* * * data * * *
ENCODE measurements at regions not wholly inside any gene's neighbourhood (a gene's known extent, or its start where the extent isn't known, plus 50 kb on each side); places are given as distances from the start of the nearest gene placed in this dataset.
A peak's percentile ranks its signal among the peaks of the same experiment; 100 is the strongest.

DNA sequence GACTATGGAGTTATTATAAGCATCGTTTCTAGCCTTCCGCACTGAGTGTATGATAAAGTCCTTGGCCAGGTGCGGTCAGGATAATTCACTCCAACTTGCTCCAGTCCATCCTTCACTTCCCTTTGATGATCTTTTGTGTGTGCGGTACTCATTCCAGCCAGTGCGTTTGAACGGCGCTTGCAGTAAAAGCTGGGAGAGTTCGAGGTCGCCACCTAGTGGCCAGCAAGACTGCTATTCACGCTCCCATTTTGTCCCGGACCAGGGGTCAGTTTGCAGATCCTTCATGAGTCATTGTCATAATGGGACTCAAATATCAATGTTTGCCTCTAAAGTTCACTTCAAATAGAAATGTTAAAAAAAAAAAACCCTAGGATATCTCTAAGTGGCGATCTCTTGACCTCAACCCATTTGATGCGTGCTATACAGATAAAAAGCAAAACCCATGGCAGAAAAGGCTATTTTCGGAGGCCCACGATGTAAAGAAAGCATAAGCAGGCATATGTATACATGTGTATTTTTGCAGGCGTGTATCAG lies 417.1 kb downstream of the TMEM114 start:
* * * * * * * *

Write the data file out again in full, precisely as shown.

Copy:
ENCODE measurements at regions not wholly inside any gene's neighbourhood (a gene's known extent, or its start where the extent isn't known, plus 50 kb on each side); places are given as distances from the start of the nearest gene placed in this dataset.
A peak's percentile ranks its signal among the peaks of the same experiment; 100 is the strongest.

DNA sequence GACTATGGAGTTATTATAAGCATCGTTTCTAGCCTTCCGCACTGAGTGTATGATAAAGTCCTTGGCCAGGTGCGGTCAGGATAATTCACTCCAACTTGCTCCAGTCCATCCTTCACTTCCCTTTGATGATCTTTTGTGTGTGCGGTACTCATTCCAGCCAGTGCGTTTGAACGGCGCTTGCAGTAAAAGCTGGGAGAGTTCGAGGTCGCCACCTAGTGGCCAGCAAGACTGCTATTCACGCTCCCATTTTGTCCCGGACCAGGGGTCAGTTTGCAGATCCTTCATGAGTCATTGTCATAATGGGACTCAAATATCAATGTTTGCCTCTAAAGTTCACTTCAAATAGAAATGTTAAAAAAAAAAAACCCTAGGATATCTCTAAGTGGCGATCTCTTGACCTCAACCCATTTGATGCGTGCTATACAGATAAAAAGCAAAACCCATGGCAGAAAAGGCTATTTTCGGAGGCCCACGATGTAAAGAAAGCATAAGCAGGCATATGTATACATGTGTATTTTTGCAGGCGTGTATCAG lies 417.1 kb downstream of the TMEM114 start: